Downsizing Part III

The Great Apartment Search of 2015 (GAS) had its official start April 10, when I received a cash offer on my house.  The home inspection was done the following Wednesday, and by Friday all conditions were removed and the SOLD sign announced to all and sundry that this house was taken.

The GAS acronym is appropriate: three counties, 4 cities, and tons of highway driving in really crappy weather.   I isolated three companies that had a good reputation and visited most of the buildings they operated.

First up was a building in Sarnia, where I presently live.  They had two units available in June. One was gorgeous and the other a bit beat up. I took too long to make up my mind and lost both.  Since there were no other decent apartments with vacancies in June or July, I knew for sure that I was changing city as well as abode.

So, I hit the road and visited a building located an hour away, in the largely agricultural city of Chatham. Very nice apartment and, as I discovered, smack dab in the middle of a cornfield.  I thought it would make a nice retirement residence for all the farmers in the area, seeing as how it was so close to their farms.

chatham apartment

Living among the farm folk wasn’t to be my destiny, however.  The rent was high and the hydro costs were even higher. I really didn’t want to move to Chatham anyway so I wasn’t that disappointed.

If you recall, I had posted earlier that I had decided to move back to Windsor.  While initially excited about the prospect, my excitement waned when I found out just how awful the apartments in Windsor really are.  Most of the buildings are managed by companies with less than stellar reputations, and are woefully out of date (one building still had built-in ovens, which were all the range in the early 70’s–which tells you how old the appliances are).  There was one nice little building in Windsor that was managed by one of my short-listed companies, but there were no vacancies so that was that.  I wasn’t too upset by that either–moving back home required more uprooting that I was prepared for, when it came right down to it.  I set my sites on London.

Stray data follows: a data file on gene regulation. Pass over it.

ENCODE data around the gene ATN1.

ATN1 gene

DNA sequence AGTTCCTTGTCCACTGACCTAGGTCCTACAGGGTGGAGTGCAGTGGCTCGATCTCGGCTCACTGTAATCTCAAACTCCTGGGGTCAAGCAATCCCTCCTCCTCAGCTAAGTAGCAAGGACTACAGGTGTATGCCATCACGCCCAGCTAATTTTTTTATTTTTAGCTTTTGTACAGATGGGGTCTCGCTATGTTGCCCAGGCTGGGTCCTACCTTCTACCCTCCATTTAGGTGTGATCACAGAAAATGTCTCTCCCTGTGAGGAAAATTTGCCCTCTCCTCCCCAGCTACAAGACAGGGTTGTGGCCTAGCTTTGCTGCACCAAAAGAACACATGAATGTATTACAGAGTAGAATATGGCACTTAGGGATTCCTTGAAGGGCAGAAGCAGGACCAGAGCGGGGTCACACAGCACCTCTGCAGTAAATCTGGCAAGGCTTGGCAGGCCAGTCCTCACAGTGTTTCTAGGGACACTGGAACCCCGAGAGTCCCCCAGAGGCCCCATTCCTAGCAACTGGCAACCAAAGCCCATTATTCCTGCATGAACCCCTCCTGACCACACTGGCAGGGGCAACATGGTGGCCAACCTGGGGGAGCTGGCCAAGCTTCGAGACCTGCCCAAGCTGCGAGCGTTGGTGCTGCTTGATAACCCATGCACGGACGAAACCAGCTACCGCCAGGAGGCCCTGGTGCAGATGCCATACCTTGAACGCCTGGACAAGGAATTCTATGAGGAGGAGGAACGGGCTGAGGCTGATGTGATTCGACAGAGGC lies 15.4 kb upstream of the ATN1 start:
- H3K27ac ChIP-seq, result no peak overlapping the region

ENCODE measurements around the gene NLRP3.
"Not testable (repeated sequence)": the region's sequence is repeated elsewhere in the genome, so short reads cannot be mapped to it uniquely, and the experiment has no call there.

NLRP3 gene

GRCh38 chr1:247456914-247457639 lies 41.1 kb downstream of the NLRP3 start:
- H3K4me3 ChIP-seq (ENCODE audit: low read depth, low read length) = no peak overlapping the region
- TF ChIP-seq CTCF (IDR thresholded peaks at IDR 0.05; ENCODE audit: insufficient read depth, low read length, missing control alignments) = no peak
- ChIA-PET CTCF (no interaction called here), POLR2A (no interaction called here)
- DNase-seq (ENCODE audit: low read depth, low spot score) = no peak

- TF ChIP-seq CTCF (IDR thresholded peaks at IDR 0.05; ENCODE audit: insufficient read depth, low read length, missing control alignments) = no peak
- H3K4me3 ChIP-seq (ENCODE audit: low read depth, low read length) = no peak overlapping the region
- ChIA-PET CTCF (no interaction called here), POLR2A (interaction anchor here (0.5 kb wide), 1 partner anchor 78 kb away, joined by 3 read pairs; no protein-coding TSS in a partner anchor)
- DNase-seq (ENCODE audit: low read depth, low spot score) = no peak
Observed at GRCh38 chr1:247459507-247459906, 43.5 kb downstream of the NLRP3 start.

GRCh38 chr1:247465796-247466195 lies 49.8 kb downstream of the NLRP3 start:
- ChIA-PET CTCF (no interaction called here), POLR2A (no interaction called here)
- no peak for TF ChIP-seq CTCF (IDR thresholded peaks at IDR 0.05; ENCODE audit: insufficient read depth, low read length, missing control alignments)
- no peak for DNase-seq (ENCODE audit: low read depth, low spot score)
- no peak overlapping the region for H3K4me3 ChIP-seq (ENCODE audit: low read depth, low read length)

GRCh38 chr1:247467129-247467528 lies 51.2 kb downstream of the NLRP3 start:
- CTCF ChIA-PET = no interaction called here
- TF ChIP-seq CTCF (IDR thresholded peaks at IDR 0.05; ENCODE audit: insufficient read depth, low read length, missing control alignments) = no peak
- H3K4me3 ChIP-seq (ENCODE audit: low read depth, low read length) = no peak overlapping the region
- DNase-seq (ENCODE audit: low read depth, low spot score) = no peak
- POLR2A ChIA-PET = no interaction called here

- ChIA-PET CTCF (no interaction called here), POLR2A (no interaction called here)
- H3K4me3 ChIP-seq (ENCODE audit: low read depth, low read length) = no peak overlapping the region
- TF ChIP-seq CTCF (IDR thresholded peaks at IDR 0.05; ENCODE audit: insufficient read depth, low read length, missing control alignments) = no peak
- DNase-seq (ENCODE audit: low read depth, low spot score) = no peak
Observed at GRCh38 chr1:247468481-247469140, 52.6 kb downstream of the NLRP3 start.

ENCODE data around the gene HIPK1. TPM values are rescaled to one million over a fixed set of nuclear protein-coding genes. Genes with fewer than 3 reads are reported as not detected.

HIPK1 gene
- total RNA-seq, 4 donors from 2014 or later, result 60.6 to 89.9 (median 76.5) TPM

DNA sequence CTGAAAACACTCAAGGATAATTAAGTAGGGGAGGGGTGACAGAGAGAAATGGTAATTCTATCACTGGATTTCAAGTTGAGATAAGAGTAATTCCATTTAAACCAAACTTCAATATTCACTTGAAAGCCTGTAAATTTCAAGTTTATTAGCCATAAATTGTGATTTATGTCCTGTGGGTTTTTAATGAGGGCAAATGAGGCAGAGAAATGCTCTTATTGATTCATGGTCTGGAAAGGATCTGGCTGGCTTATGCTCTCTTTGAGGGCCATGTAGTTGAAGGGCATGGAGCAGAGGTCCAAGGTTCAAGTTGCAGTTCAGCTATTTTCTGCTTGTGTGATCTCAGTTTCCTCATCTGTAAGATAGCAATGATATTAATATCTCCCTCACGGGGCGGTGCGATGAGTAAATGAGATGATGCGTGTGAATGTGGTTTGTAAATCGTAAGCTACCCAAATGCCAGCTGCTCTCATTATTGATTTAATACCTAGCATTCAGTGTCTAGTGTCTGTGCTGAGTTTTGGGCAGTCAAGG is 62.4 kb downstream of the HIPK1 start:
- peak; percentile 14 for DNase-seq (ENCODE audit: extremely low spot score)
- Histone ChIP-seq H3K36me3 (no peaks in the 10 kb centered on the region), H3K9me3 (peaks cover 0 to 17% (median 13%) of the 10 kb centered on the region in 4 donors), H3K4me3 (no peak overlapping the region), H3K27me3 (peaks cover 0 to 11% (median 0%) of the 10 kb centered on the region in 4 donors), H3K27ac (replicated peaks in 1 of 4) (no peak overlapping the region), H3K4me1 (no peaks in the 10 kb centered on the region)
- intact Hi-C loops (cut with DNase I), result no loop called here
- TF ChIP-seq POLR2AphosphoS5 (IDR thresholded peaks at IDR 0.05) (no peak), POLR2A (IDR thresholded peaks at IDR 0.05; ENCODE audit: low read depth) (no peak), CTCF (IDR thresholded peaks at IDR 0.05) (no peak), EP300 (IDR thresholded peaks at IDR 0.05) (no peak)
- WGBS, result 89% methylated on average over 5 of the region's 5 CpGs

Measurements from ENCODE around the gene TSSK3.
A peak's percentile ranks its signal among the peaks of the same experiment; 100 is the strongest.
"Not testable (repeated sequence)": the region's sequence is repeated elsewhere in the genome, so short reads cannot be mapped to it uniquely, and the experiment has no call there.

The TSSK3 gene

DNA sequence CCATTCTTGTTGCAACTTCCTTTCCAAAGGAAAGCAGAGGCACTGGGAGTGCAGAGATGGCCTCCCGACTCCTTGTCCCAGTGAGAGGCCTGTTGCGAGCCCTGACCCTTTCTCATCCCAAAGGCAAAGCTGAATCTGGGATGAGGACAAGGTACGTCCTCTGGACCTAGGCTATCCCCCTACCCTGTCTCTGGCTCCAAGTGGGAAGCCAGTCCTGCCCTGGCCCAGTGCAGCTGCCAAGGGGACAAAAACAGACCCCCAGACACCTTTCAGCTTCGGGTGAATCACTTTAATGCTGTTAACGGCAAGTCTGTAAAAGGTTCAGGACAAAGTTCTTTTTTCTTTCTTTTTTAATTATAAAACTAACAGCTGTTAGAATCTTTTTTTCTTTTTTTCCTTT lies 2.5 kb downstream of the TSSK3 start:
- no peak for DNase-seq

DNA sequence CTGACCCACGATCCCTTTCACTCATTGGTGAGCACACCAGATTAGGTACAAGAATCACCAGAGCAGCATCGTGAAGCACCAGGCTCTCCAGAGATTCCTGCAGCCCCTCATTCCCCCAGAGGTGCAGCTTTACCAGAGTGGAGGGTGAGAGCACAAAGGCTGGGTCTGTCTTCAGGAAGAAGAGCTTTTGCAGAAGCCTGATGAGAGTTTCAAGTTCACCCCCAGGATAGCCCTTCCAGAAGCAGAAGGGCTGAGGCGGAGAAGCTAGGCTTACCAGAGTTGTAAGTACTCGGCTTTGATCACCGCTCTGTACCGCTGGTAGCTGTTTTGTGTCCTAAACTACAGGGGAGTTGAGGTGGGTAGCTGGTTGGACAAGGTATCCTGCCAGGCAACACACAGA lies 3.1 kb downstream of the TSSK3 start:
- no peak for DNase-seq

Cosmopolitan with tons of green space and only an hour away from Sarnia, London is the centre of education and cutting edge health care in Ontario. It’s the city with everything, but without the huge price tag compared to other major urban centres. The first building I visited was located in a pretty area known as Springbank Park.  The building manager was great and the apartment was gorgeous, but it was on the ground floor and the patio faced a wood fence behind which was the building’s garbage/recycle area.  I envisioned being burgled at night to the sound of people discarding their bottles and paper products.

hidden garbage area in otherwise nice building

Another apartment I visited in London came highly recommended–a friend of mine lives there.  Unfortunately, the unit I was shown faced a very noisy, busy street, unlike my friend’s unit which faced the other direction and was very quiet. I also suspected that the building had some unresolved structural problems after my friend told me she fell asleep to the sound of her upstairs neighbour having his nightly wee.

Finally, a friend and I took another trip to London to view apartments in a complex called Cherryhill Village.  The complex is like a little city:  13 buildings nestled in tons of green space with its own health club, indoor/outdoor pool,  word-working shop, recreation centre, garden plots, and walking paths.  It even has its own shopping mall which, while open to the public, caters to the unique residents of Cherryhill, most of whom are seniors.

Cherryhill Village’s Health Club

Shuffleboard for seniors.

Shuffleboard for seniors.

Outdoor Pool at Sunset.

Outdoor Pool at Sunset.


Cherryhill Village Mall.

Arial View of Cherryhill Village.

Aerial View of Cherryhill Village.

I found a one-bedroom apartment on the second floor with a den and huge balcony, overlooking a park-like terrace right below and the outdoor pool a few hundred yards away. The complex was built in the 1960’s, judging from the charming little decorative details you don’t see in newer buildings, like a recessed nook for a telephone and shelving in the kitchen for knick knacks.  The down side is that there are no window sleeves for A/C so you have to use the window opening itself.

So it’s all over but the packing.  And the painting.  And the purchasing of draperies, air conditioners, microwave, and maybe a portable dishwasher. 🙂


7 thoughts on “Downsizing Part III

  1. Holy Moley, Karen. You’ve put on some serious miles. Glad it’s over. London, what little I know of it, is lovely. I have a sister who is happy there. Whew. Lots of work, but you’re excited, aren’t you? I don’t begrudge you the packing and lugging and preparing, but it does sound lovely. Wish you much success in your new home.

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